As it can be seen in Table 1, language comprehension of the AD patients particularly worsens during the moderate and severe phases of AD. The affected people are not able to express themselves and thus communicate with their family members, relatives, or friends. They find themselves in total social exclusion. Furthermore, the loss of communication also has an enormous impact on their quality of life and considerably contributes to their and their caregiver’s burden.16,18,28 In 80% cases, caregivers are family members27 whose life then undergoes significant changes as well. As Maresova et al17 pointed out, these caregivers are mostly middle-aged people with a lot of other responsibilities. Sometimes, they even give up their jobs in order to help their loved ones. Furthermore, besides losing their regular income, they often lose their relationship, free time, and eventually, they end up in social isolation. This consequently affects their health as well. They usually have sleep problems and behavioral disorders. In addition, these informal caregivers report communication breakdown with their loved ones, which often results in worsening their mutual relations and contacts.16 Therefore, different communicative strategies have been developed by professional organizations in order to lower caregiver’s burden as far as the language difficulties are concerned. In this process, the Association of Speech-Language Pathologists plays a key role.17 They mainly concentrate on the intellectual, speaking, and partly physical insufficiencies connected with dementia. Furthermore, they try to help these people affected with dementia to be independent, of course with respect to their abilities. They focus on training their memory, speaking, solving problems, or self-control. The association teaches these people to use different kinds of techniques to maintain their intellectual and physical skills and abilities as long as possible. They provide them with a list of the following useful techniques and strategies:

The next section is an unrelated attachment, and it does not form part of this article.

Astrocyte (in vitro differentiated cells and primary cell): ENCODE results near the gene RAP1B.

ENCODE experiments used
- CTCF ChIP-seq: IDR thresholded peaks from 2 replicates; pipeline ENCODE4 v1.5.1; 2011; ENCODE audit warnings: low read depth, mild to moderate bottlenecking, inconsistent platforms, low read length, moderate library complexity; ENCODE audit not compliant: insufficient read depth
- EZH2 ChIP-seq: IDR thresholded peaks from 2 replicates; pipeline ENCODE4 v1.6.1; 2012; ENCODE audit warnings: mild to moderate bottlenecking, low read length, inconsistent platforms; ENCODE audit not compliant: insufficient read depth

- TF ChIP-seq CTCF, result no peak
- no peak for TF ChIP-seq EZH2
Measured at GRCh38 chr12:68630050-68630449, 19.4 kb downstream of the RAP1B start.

• revising the crucial words or phrases to maintain their attention;